The Liberal Party grew out of the Whigs, which had its origins as an aristocratic faction in the reign of Charles II. The Whigs were in favour of reducing the power of the Crown and increasing the power of the Parliament. Although their motives in this were originally to gain more power for themselves, the more idealistic Whigs gradually came to support an expansion of democracy for its own sake. The great figures of reformist Whiggery were Charles James Fox (died 1806) and his disciple and successor Earl Grey. After decades in opposition the Whigs came to power under Grey in 1830 and carried the First Reform Act in 1832.
The Reform Act was the climax of Whiggery but also brought about the Whigs' demise. The admission of the middle classes to the franchise and to the House of Commons led eventually to the development of a systematic middle class liberalism and the end of Whiggery, although for many years reforming aristocrats held senior positions in the party. In the years after Grey's retirement the party was led first by Lord Melbourne, a fairly traditional Whig, and then by Lord John Russell, the son of a Duke but a crusading radical, and Lord Palmerston, a renegade Irish Tory and essentially a conservative, although capable of radical gestures.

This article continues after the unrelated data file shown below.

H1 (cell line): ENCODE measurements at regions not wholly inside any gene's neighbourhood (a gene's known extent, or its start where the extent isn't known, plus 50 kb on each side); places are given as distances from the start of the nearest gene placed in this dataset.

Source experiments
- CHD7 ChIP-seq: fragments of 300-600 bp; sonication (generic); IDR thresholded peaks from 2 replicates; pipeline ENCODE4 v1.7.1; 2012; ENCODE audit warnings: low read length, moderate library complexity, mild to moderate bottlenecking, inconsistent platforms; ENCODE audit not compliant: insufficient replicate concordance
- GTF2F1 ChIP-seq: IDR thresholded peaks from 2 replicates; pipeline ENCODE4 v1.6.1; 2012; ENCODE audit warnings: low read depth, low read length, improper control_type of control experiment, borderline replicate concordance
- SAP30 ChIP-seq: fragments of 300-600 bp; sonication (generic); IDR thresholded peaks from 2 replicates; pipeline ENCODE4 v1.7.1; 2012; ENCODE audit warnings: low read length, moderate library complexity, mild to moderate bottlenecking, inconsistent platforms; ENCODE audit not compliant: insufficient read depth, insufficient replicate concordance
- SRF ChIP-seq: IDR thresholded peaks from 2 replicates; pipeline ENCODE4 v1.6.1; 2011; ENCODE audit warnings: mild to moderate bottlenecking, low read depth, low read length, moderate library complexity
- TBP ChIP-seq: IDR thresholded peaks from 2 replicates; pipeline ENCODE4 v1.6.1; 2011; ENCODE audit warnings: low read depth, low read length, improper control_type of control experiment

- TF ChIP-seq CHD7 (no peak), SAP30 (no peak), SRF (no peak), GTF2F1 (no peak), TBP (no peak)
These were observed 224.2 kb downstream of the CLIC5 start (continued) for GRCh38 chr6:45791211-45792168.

As early as 1839 Russell had adopted the name Liberal Party, but in reality the party was a loose coalition of Whigs in the House of Lords and Radicals in the Commons. The leading Radicals were John Bright and Richard Cobden, who represented the manufacturing towns that had gained representation under the Reform Act. They favoured social reform, personal liberty, reducing the powers of the Crown and the Church of England (many of them were Nonconformists), avoidance of war and foreign alliances (which were bad for business), and above all free trade. For a century free trade was the one cause which could unite all Liberals.
In 1841 the Liberals lost office to the Conservatives under Sir Robert Peel, but their period in opposition was short, because the Conservatives split over the repeal of the Corn Laws, a free trade issue, and a faction known as the Peelites (but not Peel himself, who died soon after), defected to the Liberal side. This allowed ministries led by Russell, Palmerston and the Peelite Lord Aberdeen to hold office for most of the 1850s and 1860s. The leading Peelite was William Ewart Gladstone, who was a zealous reforming Chancellor of the Exchequer in most of these governments. The formal foundation of the Liberal party is traditionally traced to 1859 and the formation of Palmerston's second government.